Due to an aging population, higher rates of obesity and an increase in the overall number of surgical procedures, more surgical patients are likely to present with obstructive sleep apnea (OSA).
To address the challenges that anesthesiologists face perioperatively while managing patients with OSA, the Society of Anesthesia and Sleep Medicine (SASM) released new practice guidelines in Anesthesia & Analgesia (2016;123:452-473).
“OSA patients pose a two- to threefold risk of cardiac and pulmonary complications compared to a normal patient without OSA,” said Frances Chung, MBBS, FRCPC, chair of the SASM Preoperative Assessment Task Force, which reviewed 61 published, peer-reviewed articles consisting of 413,304 OSA patients and 8,556,279 non-OSA patients. All these articles showed an increased risk for complications from OSA with surgery. “This is the reason why we developed the guideline,” said Dr. Chung, who also is professor of anesthesiology and pain medicine at University Health Network, University of Toronto, and immediate past president of SASM.
This is an essential guideline for anesthesiologists to use during preoperative screening assessment and preparation of patients with known and unknown OSA, as well as treated and untreated OSA.
Dr. Chung said it is important that anesthesiologists be aware of suspected OSA patients and patients who are nonadherent to continuous positive airway pressure (CPAP) therapy. “Patients with suspected OSA and those who are not treated may receive opioids during and after surgery, which may cause issues,” she said.
The guideline recommends that patients fill out the short updated STOP-Bang sleep apnea questionnaire to identify suspected OSA (Figure). “This screening tool identifies, with reasonable accuracy, OSA cases,” Dr. Chung said. “We also advocate that a family doctor and/or surgeon attempt to identify patients who may have suspected OSA earlier in the process.”
The guidelines state that although a diagnosis of OSA may change postoperative outcomes, there is not enough evidence to support delaying or canceling surgery, with a few exceptions. Patients with obesity hypoventilation syndrome, severe pulmonary hypertension or resting hypoxemia may warrant further evaluation, including perhaps treatment, such as with CPAP. In these patients, further optimization is necessary to prevent postoperative complications (Table 1).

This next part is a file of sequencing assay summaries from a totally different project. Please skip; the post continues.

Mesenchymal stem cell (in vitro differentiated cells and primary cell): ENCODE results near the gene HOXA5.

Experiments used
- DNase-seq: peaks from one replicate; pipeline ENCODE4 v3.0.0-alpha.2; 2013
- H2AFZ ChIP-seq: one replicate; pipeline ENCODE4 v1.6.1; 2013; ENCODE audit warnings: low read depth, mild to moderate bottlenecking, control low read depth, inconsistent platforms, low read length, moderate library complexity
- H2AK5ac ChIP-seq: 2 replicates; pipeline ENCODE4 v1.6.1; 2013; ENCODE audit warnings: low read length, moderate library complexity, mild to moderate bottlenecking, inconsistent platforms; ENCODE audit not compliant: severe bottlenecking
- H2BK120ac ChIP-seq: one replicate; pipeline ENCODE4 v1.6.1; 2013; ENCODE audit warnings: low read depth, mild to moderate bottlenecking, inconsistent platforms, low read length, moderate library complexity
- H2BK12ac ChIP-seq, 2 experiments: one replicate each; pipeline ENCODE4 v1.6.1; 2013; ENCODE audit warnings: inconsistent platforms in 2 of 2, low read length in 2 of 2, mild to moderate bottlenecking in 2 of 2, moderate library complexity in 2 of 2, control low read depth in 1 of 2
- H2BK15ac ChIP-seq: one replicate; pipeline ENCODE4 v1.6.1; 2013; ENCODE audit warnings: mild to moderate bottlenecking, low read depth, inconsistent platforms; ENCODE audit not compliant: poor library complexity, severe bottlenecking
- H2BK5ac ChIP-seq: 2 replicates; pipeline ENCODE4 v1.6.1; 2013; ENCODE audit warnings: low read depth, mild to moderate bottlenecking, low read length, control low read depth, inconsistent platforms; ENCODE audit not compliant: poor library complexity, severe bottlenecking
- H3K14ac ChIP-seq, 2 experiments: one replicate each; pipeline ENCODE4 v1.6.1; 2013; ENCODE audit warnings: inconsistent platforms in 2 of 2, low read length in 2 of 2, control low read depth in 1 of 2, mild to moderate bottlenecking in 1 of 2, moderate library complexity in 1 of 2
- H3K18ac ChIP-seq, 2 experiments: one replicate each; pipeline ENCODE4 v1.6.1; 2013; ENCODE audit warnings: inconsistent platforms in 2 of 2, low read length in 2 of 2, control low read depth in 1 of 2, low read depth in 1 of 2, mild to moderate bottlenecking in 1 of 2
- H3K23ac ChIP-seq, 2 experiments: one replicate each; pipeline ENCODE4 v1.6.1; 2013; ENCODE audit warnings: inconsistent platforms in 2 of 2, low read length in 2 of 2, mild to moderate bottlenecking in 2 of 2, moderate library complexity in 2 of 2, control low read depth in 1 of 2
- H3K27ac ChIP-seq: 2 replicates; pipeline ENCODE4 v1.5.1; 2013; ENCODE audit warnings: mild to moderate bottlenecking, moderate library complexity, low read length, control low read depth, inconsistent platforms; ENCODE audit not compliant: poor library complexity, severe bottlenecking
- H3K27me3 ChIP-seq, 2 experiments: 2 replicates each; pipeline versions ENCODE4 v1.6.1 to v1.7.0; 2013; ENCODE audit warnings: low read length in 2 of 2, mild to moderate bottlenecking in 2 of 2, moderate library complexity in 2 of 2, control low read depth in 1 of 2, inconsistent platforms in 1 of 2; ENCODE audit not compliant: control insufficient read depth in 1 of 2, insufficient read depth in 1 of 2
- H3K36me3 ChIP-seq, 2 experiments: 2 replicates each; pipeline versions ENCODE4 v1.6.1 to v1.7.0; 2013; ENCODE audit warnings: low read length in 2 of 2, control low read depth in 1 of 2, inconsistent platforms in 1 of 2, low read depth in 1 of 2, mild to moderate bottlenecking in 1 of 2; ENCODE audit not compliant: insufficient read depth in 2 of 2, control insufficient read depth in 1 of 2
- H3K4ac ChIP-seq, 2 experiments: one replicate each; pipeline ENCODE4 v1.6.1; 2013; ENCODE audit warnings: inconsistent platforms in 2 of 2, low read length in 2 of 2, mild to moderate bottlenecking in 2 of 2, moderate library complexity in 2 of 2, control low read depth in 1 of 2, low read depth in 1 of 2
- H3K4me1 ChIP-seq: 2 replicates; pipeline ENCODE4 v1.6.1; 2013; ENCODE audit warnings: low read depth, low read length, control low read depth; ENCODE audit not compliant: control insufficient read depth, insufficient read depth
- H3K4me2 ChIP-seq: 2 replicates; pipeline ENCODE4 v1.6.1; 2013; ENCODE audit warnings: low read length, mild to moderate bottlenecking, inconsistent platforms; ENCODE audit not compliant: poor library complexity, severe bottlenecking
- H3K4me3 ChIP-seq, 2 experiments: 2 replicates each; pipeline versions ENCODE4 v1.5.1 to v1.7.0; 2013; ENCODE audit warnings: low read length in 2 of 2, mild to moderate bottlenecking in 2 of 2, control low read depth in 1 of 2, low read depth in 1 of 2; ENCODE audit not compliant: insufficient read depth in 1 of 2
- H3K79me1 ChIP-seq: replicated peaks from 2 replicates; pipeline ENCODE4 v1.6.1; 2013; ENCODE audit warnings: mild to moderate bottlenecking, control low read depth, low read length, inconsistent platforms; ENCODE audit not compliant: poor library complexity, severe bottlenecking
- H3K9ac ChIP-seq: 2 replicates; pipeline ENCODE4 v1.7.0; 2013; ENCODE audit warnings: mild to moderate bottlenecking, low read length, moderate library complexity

If available, it may be prudent to have the results of a sleep study and the patient’s recommended PAP setting before undergoing surgery. Similarly, if feasible, facilities may want to invest in PAP equipment for perioperative use or have patients bring their own PAP equipment to the surgery location.
“There is preliminary evidence that CPAP may provide some benefits to patients in the perioperative period,” Dr. Chung said. “For patients who are already on CPAP, we recommend that the therapy continue after surgery.” Setting adjustments may be required, however, for facial swelling, upper airway edema, fluid shifts, pharmacotherapy and respiratory function.
“Patients who are not adherent to CPAP need to be watched, and may require further monitoring or CPAP in the post-op period,” Dr. Chung said (Table 2).
Because opioids may cause respiratory depression and impair the arousal response in OSA patients, anesthesiologists should adjust or titrate pain medication according to the needs of an individual patient, Dr. Chung said. “These patients may need postoperative monitoring.”
Furthermore, to better manage OSA patients overall, “there needs to be a collaborative effort among the surgeon, the family doctor, the patient and the anesthesiologist,” Dr. Chung said.
Unlike some of the previous practice guidelines, “ours is based on the most recent evidence, easy to implement and more cost-effective,” Dr. Chung said. However, further research is needed to delineate how best to risk-stratify OSA patients and how to optimize the preoperative assessment and preparation of patients with known and unknown, and treated and untreated, OSA.